Sunday, June 25, 2017

Naomi Klein Pushes Us to Dream Big to Get Beyond Trump’s Shock Politics

I love Naomi Klein and all that she embodies. Her love and the enormity of her heart. Her courage and wisdom. Her profound commitment to truth and a higher good for all beings. She is my hero and an international treasure. May she inspire us all. I also cannot recommend her new book strongly enough! There is an urgent and vital need for us to come together, cultivate individual and collective shock resistance, and work toward the creation of a just and caring world. - Molly

 Naomi Klein understands that President Donald J. Trump 
is a problem, but he is not the problem.

 The activist’s new book challenges the pessimism that sets in when we think radical change is politically impossible. But it misses something big.

In her new book, No Is Not Enough: Resisting Trump’s Shock Politics and Winning the World We Need, Klein reminds us to pay attention not only to the style in which Trump governs (a multi-ring circus so routinely corrupt and corrosive that anti-democratic practices seem normal), but in whose interests he governs (the wealthy, those he believes to be the rightful winners in the capitalist cage match), while recognizing the historical forces that make his administration possible (decades of market-fundamentalist/neoliberal rejection of the idea of a collective good).
Klein, one of the most prominent and insightful leftist writers in North America for two decades, analyzes how Trump’s “genius” for branding, magnified by his reality TV success, carried him to the White House. But while we may have been shocked by the election of Trump—not just another celebrity, but the ultimate “hollow brand” that adds no tangible value to society—she argues that we should not have been surprised.
Trump is not a rupture at all, but rather the culmination—the logical endpoint—of a great many dangerous stories our culture has been telling for a very long time. That greed is good. That the market rules. That money is what matters in life. That white men are better than the rest. That the natural world is there for us to pillage. That the vulnerable deserve their fate and the 1 percent deserve their golden towers. That anything public or commonly held is sinister and not worth protecting. That we are surrounded by danger and should only look after our own. That there is no alternative to any of this.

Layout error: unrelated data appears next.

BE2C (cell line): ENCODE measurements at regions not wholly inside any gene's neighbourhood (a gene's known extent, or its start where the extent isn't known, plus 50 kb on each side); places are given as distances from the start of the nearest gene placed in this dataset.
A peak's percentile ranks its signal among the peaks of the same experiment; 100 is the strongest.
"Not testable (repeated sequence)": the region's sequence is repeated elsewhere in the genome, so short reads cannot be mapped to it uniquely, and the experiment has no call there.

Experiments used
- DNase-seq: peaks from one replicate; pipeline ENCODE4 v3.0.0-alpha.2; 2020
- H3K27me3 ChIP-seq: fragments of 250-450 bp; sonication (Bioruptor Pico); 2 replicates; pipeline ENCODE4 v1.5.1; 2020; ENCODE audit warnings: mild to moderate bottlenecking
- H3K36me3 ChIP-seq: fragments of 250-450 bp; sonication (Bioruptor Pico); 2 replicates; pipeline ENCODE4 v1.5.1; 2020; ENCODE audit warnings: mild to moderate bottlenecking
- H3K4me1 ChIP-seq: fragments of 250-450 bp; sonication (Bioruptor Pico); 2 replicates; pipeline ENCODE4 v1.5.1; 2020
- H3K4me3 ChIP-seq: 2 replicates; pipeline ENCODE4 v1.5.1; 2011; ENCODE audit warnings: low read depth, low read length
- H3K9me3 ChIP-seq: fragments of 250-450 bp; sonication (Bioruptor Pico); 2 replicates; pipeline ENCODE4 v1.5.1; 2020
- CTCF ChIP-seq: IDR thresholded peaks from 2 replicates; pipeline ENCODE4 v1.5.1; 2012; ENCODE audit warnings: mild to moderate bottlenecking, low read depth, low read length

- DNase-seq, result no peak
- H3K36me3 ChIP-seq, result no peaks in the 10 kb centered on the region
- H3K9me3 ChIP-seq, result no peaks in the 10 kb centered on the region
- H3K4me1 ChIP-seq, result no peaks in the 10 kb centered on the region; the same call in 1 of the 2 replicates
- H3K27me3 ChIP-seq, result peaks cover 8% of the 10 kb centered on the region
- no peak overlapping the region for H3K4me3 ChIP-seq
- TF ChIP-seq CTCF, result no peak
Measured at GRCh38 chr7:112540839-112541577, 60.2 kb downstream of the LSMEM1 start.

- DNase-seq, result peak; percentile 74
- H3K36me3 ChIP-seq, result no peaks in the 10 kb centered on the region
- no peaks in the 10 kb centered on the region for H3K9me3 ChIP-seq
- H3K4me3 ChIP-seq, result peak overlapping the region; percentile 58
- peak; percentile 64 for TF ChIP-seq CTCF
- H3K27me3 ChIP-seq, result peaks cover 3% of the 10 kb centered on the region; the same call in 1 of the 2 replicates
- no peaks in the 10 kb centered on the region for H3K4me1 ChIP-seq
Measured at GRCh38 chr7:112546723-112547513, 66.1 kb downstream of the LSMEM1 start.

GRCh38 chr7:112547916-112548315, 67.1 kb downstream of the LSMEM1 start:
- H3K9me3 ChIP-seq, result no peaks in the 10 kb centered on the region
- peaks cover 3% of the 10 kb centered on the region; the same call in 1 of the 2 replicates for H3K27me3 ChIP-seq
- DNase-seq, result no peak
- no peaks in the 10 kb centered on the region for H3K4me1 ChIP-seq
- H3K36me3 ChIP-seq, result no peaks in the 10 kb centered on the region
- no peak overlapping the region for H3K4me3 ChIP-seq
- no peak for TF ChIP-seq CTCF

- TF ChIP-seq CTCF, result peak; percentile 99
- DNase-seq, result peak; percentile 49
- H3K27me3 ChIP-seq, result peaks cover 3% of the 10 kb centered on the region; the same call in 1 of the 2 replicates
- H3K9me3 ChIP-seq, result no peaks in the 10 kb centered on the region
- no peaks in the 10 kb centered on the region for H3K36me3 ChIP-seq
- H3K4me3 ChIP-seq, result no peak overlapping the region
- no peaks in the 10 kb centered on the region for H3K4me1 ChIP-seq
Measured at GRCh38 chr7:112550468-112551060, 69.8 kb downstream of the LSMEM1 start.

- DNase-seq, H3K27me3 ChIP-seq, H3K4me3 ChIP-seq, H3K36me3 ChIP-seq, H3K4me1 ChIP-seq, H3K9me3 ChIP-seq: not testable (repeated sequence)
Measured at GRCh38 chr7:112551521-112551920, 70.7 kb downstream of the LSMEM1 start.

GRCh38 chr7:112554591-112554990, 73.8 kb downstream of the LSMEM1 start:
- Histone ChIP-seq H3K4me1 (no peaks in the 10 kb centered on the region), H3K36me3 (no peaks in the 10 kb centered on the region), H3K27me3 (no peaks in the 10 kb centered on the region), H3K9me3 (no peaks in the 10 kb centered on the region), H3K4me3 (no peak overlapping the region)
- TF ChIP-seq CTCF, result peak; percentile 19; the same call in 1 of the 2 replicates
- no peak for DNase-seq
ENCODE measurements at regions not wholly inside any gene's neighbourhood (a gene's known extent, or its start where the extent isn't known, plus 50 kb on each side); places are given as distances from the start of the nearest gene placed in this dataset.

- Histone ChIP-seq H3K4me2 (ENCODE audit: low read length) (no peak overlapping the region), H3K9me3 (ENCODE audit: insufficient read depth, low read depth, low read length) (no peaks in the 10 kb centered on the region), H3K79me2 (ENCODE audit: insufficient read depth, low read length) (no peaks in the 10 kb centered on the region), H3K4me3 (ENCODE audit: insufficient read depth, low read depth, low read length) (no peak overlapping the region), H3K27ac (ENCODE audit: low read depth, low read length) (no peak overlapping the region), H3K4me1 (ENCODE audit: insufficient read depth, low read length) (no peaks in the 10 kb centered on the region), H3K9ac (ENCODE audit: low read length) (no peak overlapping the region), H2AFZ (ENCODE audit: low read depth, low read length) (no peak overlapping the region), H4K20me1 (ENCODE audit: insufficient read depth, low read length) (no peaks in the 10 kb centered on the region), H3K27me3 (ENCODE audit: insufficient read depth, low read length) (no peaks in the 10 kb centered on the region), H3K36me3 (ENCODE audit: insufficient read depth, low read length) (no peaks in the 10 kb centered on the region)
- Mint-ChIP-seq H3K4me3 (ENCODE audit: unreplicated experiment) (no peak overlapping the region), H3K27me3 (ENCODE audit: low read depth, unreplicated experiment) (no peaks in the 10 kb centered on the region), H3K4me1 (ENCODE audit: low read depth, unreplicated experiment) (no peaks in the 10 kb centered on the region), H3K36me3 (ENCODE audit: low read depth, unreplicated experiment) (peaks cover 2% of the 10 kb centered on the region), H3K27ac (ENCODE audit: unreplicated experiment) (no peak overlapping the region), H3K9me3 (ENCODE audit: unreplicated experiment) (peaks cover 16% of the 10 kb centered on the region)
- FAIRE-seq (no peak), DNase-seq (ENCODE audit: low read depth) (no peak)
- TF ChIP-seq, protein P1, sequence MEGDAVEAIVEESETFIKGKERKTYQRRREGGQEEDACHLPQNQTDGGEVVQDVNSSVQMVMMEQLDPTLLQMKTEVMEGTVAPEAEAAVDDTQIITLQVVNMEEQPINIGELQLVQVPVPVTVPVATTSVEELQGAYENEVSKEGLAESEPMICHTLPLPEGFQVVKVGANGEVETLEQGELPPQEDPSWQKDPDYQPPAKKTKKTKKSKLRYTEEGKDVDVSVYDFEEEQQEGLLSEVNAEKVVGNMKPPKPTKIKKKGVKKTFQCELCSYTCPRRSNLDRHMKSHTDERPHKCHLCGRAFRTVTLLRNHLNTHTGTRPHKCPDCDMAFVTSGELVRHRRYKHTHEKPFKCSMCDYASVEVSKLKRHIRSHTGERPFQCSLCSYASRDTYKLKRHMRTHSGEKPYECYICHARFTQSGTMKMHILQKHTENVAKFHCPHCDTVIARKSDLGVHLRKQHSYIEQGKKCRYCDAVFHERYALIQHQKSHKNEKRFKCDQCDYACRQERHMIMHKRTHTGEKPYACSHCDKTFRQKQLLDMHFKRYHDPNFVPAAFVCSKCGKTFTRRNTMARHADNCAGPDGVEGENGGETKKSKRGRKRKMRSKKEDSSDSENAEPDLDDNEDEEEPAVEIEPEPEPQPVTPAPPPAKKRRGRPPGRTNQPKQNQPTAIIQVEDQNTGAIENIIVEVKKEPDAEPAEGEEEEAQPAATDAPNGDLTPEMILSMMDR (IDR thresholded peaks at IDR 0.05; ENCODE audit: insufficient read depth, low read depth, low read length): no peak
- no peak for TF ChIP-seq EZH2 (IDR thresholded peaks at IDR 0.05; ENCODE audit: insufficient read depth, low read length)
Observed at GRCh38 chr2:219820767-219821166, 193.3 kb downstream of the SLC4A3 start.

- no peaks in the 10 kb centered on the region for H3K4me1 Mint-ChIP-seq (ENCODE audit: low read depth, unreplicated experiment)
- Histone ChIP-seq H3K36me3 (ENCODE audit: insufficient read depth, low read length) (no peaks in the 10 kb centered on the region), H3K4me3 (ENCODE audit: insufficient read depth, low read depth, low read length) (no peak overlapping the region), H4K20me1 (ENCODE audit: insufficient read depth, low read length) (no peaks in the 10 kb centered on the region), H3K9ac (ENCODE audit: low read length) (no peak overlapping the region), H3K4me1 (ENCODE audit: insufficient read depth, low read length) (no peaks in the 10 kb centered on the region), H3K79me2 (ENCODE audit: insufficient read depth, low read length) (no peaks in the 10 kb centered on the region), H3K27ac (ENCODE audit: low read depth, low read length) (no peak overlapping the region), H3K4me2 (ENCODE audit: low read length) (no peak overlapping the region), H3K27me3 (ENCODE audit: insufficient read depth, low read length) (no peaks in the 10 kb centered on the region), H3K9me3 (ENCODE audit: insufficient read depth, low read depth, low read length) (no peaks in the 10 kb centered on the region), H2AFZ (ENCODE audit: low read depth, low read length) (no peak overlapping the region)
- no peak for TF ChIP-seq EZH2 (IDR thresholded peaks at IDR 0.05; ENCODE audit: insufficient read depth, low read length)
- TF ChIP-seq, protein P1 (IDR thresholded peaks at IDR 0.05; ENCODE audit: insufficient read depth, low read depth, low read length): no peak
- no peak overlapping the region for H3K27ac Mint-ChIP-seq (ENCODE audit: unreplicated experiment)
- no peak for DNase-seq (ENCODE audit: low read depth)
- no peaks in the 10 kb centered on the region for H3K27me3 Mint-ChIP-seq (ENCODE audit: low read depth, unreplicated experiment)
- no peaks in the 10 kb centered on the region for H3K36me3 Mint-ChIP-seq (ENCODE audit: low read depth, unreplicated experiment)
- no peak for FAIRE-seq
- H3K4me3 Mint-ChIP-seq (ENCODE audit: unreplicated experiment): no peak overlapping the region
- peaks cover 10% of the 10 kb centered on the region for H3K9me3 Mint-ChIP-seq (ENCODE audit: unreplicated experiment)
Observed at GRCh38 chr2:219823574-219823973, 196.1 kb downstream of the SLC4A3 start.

Underneath all these pathologies, Klein explains, is “a dominance-based logic that treats so many people, and the earth itself, as disposable,” which gives rise to “a system based on limitless taking and extracting, on maximum grabbing” that “treats people and the earth either like resources to be mined to their limits or as garbage to be disposed of far out of sight, whether deep in the ocean or deep in a prison cell.”
Klein’s book does not stop with an analysis of the crises. She outlines a resistance politics that not only rejects this domination/subordination dynamic, but proceeds “with care and consent, rather than extractively and through force.” In addition to the “no” to the existing order, there must be a “yes” to other values, which she illustrates with the story behind the 2015 Leap Manifesto (“A Call for a Canada Based on Caring for the Earth and One Another”) that she helped draft.
Klein believes the expansive possibilities of those many yeses are visible in Bernie Sanders’ campaign and others like it around the world.
Near the end of the book she lists ideas already on the table: “free college tuition, double the minimum wage, 100 percent renewable energy as quickly as technology allows, demilitarize the police, prisons are no place for young people, refugees are welcome here, war makes us less safe.” She goes on to identify more ambitious programs and policies: “Reparations for slavery and colonialism? A Marshall Plan to fight violence against women? Prison abolition? Democratic worker co-ops as the centerpiece of a green jobs program? An abandonment of ‘growth’ as a measure of progress? Why not?”
Klein is not naïve about what it will take to achieve these goals but stresses the possibilities: “there is reason to believe that many of the relationships being built in these early days [of the Trump administration] will be strong enough to counter the fear that inevitably sets in during a state of emergency.”

No comments: